Brexit Bulletin: Remember This Week
(Bloomberg) -- Today in Brexit: Don’t forget what we learned this week over the summer holidays.
It’s been a dramatic week in U.K. politics, and, though the U.K. government is now winding down for summer, what happened this week will still be resonating later this year when Prime Minister Theresa May brings any Brexit deal she negotiates with Brussels back to Parliament for approval.
The main takeaway? May will struggle to get her deal through Parliament, and if she does manage it, it will probably be by a whisker. That means the U.K.’s most important economic and political decision since World War II will be taken on the back of a knife-edge vote. If you thought the referendum result was tight at 52-48, consider that some votes passed this week by a margin of three.
Here’s what else we learned this week:
- Theresa May is more worried about appeasing hardline pro-Brexit rebels in her party than she is about pro-EU soft Brexit critics. She gave in to the hardliners on Monday to avoid defeat, and faced down the “soft” camp the next day.
- There might be a good reason for that: Steve Baker, the former minister who is coordinating the hardliners, told Parliament that 80 lawmakers do not like May’s plans.
- There isn’t a majority in Parliament for the U.K. to stay in the EU customs union, the trading setup that businesses want to keep to facilitate trade. Or there wasn’t this week. But there could have been if a few Labour lawmakers had voted the other way.
- Labour is not going to support May’s Brexit deal.
- A convention that allows ill or indisposed lawmakers to stay home without it affecting the result of votes is in danger – at least for important votes in future – after it was breached this week in a scandal involving the Conservative chief whip and a Liberal Democrat on maternity leave.
- May has admitted that her new customs setup – which she describes as a “novel idea” – won’t be completely ready for December 2020, when the Brexit transition period is meant to end.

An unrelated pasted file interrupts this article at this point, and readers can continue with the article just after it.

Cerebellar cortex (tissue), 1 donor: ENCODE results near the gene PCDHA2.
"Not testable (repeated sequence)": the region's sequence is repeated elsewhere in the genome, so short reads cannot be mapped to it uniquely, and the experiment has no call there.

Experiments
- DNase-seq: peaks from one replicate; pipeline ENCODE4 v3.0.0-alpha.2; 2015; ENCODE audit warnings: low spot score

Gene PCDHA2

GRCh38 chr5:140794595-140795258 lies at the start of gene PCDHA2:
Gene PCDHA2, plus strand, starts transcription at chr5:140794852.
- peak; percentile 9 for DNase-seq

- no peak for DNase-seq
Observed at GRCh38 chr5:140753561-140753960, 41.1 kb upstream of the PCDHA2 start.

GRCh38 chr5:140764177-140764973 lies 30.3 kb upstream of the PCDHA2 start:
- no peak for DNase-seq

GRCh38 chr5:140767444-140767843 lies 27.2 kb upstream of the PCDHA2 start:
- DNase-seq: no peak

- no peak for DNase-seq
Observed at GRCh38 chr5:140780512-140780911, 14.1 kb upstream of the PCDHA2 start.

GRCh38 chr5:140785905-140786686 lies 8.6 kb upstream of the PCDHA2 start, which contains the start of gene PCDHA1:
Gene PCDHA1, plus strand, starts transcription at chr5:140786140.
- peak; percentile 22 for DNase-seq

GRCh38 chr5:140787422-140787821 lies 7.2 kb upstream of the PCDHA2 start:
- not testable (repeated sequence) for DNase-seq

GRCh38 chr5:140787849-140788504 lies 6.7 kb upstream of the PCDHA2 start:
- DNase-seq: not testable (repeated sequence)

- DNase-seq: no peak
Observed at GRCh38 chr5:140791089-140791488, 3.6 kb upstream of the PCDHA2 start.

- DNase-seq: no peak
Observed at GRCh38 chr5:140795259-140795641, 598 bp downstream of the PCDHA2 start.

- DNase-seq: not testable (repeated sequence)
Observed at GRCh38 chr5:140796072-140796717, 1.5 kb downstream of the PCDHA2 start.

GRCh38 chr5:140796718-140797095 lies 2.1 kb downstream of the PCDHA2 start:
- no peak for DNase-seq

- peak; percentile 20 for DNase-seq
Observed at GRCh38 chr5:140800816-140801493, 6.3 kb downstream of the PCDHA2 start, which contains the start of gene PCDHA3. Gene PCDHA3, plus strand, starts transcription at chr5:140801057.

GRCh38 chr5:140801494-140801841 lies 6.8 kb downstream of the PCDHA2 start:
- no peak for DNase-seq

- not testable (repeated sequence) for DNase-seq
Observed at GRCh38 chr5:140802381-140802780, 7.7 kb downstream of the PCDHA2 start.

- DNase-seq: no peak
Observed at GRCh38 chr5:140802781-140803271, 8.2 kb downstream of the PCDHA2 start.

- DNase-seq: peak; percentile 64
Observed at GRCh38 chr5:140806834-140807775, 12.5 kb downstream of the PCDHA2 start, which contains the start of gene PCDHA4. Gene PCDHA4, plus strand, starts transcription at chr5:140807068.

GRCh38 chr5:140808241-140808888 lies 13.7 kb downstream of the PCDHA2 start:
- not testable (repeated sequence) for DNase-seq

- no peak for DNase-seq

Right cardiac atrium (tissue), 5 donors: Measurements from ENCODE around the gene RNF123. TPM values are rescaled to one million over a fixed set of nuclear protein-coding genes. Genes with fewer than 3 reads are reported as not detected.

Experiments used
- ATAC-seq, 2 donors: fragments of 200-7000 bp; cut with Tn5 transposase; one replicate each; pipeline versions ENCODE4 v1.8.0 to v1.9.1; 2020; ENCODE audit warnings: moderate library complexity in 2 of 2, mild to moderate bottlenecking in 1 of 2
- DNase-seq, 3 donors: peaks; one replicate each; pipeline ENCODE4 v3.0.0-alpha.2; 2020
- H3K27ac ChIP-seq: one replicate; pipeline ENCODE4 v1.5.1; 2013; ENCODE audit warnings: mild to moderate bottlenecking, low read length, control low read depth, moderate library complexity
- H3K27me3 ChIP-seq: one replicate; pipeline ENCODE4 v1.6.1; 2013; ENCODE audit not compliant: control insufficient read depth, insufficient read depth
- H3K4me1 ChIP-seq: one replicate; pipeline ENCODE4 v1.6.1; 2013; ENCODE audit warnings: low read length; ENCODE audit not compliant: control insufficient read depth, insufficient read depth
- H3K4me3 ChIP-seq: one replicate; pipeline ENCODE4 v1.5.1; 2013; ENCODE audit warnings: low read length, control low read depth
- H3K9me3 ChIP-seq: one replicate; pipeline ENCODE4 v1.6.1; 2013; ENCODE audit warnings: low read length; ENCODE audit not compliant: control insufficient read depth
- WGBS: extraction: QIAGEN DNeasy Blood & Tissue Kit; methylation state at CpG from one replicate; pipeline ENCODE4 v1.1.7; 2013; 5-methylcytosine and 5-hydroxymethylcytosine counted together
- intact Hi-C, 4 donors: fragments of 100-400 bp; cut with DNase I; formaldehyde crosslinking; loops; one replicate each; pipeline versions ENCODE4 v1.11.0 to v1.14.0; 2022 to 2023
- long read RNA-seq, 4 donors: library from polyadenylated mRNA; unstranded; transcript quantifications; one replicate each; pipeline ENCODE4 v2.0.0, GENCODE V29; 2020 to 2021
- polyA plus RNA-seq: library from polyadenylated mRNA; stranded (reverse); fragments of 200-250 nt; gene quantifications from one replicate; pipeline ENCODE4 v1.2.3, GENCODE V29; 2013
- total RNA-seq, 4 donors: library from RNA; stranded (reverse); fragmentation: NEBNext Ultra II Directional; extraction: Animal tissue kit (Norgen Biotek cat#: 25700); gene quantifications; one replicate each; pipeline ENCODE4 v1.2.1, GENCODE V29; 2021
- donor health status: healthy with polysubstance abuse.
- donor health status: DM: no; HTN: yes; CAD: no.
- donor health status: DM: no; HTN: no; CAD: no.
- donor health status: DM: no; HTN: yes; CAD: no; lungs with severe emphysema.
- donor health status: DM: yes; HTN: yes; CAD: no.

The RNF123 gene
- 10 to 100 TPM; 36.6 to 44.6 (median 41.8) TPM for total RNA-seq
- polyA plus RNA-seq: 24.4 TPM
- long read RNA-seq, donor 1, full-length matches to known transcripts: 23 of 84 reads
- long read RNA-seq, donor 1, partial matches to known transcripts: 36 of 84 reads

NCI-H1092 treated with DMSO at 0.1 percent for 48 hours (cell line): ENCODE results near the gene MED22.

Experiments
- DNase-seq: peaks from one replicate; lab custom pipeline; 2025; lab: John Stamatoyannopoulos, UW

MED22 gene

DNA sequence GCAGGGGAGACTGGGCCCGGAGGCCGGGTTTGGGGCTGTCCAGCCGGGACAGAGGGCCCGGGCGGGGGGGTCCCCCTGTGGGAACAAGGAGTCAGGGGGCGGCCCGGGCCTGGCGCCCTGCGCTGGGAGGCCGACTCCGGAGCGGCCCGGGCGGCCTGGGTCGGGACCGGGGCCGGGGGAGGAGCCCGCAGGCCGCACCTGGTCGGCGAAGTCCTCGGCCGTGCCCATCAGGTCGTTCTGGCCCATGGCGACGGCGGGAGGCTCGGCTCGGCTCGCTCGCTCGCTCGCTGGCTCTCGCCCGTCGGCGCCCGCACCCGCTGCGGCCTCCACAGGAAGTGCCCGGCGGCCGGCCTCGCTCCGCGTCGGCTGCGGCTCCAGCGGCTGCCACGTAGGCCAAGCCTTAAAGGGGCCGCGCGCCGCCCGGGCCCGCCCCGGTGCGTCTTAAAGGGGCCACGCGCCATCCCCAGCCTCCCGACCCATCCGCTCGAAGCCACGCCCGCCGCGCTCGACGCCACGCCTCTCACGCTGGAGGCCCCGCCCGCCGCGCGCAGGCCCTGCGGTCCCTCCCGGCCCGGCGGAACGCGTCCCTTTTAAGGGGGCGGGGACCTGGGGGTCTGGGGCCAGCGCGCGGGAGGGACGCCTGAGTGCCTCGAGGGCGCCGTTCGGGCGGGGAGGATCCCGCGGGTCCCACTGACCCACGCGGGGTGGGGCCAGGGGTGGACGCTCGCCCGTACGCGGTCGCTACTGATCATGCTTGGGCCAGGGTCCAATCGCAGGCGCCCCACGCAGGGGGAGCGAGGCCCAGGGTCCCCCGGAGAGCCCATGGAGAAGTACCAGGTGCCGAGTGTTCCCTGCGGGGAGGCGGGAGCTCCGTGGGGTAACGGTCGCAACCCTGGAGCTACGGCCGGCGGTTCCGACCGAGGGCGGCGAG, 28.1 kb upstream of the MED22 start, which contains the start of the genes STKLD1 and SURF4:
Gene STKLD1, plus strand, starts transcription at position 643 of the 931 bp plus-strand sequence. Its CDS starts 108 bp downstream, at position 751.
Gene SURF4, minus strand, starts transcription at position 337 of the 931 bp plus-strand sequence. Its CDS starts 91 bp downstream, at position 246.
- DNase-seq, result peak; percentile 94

- She is also being a bit coy about what happens to the Irish border in the event of no deal. Logic would dictate that some kind of border needs to go up if the U.K. crashes out of the bloc – it would have to in order to protect the single market’s new frontier. But neither Ireland nor the U.K. want that.
- Talk of extending the negotiating deadline beyond March 2019 is getting a bit more common, at least on the EU side.
- The Economist argues that a second referendum is the “least bad” option to unblocking the deadlock in Parliament over Brexit.
- May will reaffirm her pledge to keep the border between Ireland and Northern Ireland open following Brexit, saying the notion of a hard border is “almost inconceivable.”
- Downing Street’s “secret Brexit back-up plan” could yet rescue the Conservatives, Fraser Nelson writes in the Telegraph.
Brexit in Brief
Final Offer | Brexit-backing cabinet minister Andrea Leadsom warned EU Brexit negotiators to accept May’s divorce proposal or force the U.K. into crashing out of the bloc without a deal. The EU must accept that the plan agreed to by most of May’s Cabinet this month is the “final offer.”
New “Vim” | Brexit Secretary Dominic Raab promised to bring new “vim” to the talks, at his first meeting with chief EU negotiator Michel Barnier. They had a dinner of crab salad with fennel, fillet of sole, grilled asparagus and steamed potatoes, which was a change from David Davis’s famous offering of beef Wellington.
No Deal Planning | The U.K. is going to start issuing warnings to companies and citizens over the summer about preparing for a no-deal exit. Meanwhile the European Commission has also renewed calls on governments and businesses to step up planning in areas from aviation, food safety, financial services, and the flow of personal data. The 27 aren’t all taking it seriously, according to a Bloomberg survey.
Delaying the Deadline? | An EU official briefing reporters in Brussels raised the prospect of an extension to the Brexit day deadline to allow more time for negotiations. Still, he said the idea hasn’t been discussed between governments yet, Ian Wishart reports.
Moving to Madrid | Insurance company Admiral is setting up a business in Spain because of Brexit. It’s set to start operating there from January next year.
On the Markets | British stocks have outperformed the euro area over the past year, rallying on the assumption of a soft Brexit. The risk is that they are under-pricing the chances of a messy exit or one that severs the most important economic ties, Justina Lee reports.
Coming Up | EU27 ministers (who have so far said little on May’s plans) meet to discuss Brexit, followed by a press conference by Barnier at around 1 p.m. Brussels time. May gives a speech in Belfast at around 10:30 a.m.
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